Home Improvement Stack Exchange is a question and answer site for contractors and serious DIYers. Join them; it only takes a minute:

Sign up
Here's how it works:
  1. Anybody can ask a question
  2. Anybody can answer
  3. The best answers are voted up and rise to the top

My father is the owner of the house, and on the second floor area there is a bathtub over the top of the water damaged ceiling on the first floor that i currently live, my father told me that these pipe may leaking thus thus cause a giant bubble on the ceiling, however i don't want to brother the tenant my self and thus my father only check it once and of course i didn't saw it with my naked eyes. So, base on your experience/knowledge, what will be the different way for me to replace the water pipe on second floor without the need to damage the bathtub in some of the most common situation?

share|improve this question
Why would replacing a water pipe require damaging the tub in the first place? – The Evil Greebo Aug 13 '12 at 16:11
That response makes no sense to me. What does the mortgage have to do with the water pipe? – The Evil Greebo Aug 13 '12 at 16:23
@TheEvilGreebo - If i damage the bathtub, i may have to replace a brand new one. – Victor Aug 13 '12 at 16:25
@TheEvilGreebo - You misunderstood what i saying, it is without the need to damage... – Victor Aug 13 '12 at 16:26
You don't seem to understand my question. WHY would you be damaging the tub at all? You don't go through the tub to access the pipes, you go through the wall and/or floor. – The Evil Greebo Aug 13 '12 at 16:26
up vote 2 down vote accepted

First of all, the water damage in your unit could simply be because the upstairs people aren't properly closing the shower curtain when they shower, not the result of leaking pipes.

If there is a leaking pipe, you will not be going through the tub to fix / replace it - that would destroy the tub. You'll be opening up the wall on the other side of the tub, or the floor under the tub, or more likely both.

As for tracing the pipes - if they're copper you might be able to use a metal detector but its generally most reliable to open the walls up and trace them. You might be able to tell where the pipes are running by studying the basement where they enter the walls but that's still not guaranteed to help.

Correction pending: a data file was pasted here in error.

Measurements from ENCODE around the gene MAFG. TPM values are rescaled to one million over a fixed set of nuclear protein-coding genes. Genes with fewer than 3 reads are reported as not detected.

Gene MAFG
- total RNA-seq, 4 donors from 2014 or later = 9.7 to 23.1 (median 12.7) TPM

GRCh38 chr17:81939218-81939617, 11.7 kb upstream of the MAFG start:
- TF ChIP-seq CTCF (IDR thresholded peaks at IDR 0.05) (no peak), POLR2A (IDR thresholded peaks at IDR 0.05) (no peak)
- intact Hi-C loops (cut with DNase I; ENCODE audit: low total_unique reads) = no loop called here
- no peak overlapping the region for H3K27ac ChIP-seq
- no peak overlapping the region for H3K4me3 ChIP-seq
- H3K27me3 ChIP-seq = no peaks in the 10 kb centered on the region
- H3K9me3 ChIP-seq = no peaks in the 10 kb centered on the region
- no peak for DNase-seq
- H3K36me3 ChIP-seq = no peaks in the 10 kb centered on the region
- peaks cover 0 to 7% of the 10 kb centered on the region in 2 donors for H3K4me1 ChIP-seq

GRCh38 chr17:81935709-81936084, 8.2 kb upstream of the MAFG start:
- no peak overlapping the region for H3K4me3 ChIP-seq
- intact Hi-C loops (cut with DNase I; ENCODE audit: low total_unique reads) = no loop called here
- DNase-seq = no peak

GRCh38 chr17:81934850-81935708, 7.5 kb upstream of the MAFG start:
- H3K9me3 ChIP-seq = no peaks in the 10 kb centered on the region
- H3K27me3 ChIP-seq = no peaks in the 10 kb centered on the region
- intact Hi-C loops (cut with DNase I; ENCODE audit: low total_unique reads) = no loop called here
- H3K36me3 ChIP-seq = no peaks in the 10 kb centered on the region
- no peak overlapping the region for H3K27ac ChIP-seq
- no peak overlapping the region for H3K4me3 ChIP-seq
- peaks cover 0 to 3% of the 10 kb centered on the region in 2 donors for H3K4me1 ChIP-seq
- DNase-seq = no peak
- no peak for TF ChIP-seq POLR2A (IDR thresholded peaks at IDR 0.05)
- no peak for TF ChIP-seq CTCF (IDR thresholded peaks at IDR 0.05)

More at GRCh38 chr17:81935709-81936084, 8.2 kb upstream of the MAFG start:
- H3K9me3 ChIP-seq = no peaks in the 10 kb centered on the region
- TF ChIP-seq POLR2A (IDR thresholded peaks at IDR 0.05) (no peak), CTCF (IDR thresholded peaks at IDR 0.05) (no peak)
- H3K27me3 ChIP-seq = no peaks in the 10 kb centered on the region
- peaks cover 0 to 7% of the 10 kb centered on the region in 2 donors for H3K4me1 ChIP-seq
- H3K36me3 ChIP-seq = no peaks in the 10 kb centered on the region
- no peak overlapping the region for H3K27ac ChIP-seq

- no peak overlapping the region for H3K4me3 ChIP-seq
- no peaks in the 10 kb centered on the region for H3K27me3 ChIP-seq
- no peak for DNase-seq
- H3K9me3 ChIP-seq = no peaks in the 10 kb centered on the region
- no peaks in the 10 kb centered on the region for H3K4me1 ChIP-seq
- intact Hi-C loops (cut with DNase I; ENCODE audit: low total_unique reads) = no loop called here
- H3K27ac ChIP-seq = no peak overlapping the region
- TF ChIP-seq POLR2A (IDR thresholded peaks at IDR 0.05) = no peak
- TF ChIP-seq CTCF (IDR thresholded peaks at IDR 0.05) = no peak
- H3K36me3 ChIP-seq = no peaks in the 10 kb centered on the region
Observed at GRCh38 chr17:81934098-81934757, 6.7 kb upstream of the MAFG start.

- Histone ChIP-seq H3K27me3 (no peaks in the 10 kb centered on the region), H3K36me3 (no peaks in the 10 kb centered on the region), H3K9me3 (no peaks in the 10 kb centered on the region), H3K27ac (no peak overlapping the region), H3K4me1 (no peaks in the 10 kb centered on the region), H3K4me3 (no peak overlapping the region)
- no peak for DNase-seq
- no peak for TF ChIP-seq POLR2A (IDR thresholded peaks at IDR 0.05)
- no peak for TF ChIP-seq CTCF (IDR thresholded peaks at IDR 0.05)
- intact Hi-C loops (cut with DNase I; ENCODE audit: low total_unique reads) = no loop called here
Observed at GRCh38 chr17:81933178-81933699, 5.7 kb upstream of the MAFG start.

share|improve this answer
Since the ceiling is already damaged, I'd go in through there. – Chris Cudmore Aug 13 '12 at 16:38
That WOULD be the obvious place to start - it hints at a drain issue more than a feed issue - but then there could be a leak from somewhere else coming in and finding a drip edge over the bubble... one never knows til one busts open the drywall. – The Evil Greebo Aug 13 '12 at 16:39
Things to look for in the drain is: (1) The connection of the drain to the tub. This connection is often made with plumber's putty which can dry out and create leaks. (2) The connection of the tub overflow. I have seen it where it was not connected correctly and when the overflow devise in the tub was rotated 180 allowing water to leak when using the shower. – pdd Aug 13 '12 at 17:34

If the ceiling on the first floor is bubbling then there must be a leak somewhere on the second floor or somebody is just splashing a LOT of water in the bathroom. Because you claim it is directly under the bathtub then you will need to find the source of the leak.

Many older homes have an access hatch in the wall that can be removed to get to the plumbing behind the tub fixtures. This is the first and most obvious place to look for a leak.

If this checks out then inspect the second floor bathroom for any mold or water damage on the walls or floors. This may give you clues to what may be happening. Perhaps there isn't a leak at all and they are being careless in the shower. If you do find mold or damage then you may have located the source of the leak.

At this point once you have confirmed a leak you may want to remove the damaged parts of the ceiling or walls to get a better inspection of the plumbing that you can't see. Don't worry too much about this because you will need to repair the damaged ceiling or wall plaster eventually after the leak has been fixed.

If you still cannot find the source of the leak then you should call a plumber.

share|improve this answer

Your Answer


By posting your answer, you agree to the privacy policy and terms of service.

Not the answer you're looking for? Browse other questions tagged or ask your own question.